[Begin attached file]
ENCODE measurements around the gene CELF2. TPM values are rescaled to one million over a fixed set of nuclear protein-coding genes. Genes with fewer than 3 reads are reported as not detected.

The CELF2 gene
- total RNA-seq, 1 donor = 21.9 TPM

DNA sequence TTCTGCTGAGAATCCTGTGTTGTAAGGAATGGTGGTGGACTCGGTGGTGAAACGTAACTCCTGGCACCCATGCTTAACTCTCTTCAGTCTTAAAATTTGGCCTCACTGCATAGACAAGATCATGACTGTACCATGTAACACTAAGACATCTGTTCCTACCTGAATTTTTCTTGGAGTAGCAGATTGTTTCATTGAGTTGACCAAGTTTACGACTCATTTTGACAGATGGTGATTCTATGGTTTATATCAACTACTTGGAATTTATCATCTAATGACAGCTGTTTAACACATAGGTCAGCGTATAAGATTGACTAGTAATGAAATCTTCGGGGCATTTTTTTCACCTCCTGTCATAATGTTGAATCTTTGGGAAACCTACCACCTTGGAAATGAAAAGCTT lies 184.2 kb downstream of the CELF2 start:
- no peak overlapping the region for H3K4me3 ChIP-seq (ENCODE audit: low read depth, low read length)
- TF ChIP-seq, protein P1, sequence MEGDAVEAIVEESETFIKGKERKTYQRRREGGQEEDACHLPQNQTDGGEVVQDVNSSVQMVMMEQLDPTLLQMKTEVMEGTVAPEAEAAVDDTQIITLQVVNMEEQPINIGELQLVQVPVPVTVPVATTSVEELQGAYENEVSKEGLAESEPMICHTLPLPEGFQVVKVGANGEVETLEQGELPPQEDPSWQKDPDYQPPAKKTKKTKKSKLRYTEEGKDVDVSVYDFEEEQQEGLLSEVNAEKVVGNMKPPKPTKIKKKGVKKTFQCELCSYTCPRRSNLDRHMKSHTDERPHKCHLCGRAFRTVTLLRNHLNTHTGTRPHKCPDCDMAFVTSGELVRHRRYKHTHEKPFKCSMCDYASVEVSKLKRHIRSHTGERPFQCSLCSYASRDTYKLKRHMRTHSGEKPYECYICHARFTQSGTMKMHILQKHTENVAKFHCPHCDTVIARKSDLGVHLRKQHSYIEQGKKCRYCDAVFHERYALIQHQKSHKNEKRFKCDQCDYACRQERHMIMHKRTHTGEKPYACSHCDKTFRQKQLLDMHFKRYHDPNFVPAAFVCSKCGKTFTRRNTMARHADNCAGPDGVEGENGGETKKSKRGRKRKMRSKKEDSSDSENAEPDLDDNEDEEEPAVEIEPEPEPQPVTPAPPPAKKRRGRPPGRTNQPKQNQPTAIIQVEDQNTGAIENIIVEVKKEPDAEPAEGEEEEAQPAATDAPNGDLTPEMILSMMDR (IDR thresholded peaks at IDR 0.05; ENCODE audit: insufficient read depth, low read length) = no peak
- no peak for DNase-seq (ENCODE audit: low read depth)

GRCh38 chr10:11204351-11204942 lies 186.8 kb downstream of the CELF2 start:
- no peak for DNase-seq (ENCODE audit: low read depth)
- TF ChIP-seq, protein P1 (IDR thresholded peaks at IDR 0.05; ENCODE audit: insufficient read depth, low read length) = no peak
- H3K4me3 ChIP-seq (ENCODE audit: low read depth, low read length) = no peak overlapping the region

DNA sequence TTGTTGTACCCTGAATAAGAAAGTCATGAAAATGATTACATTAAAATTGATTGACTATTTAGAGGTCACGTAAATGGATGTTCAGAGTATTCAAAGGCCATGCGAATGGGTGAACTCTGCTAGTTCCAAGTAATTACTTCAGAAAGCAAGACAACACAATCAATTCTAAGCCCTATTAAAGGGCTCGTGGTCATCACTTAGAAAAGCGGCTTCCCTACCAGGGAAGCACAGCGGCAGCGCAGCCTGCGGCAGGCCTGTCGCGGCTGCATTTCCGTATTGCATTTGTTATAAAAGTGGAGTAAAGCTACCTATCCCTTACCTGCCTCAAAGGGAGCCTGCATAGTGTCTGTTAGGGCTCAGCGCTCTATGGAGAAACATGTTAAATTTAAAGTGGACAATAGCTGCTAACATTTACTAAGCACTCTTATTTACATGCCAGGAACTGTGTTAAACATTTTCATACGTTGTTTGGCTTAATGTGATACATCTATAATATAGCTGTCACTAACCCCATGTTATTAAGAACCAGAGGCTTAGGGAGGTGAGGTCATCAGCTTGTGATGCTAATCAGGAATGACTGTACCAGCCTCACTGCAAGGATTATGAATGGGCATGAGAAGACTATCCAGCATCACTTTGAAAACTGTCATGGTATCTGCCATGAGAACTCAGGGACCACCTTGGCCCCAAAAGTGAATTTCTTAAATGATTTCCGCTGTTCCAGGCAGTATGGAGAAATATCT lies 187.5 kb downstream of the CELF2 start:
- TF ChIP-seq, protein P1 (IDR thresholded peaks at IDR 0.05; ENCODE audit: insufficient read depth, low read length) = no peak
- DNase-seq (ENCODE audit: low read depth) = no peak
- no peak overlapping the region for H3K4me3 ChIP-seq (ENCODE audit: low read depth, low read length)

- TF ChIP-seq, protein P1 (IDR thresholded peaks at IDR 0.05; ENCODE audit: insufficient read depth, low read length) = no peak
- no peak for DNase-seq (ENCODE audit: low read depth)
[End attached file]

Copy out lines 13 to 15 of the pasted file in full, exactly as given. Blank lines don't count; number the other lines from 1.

- TF ChIP-seq, protein P1 (IDR thresholded peaks at IDR 0.05; ENCODE audit: insufficient read depth, low read length) = no peak
- DNase-seq (ENCODE audit: low read depth) = no peak
- no peak overlapping the region for H3K4me3 ChIP-seq (ENCODE audit: low read depth, low read length)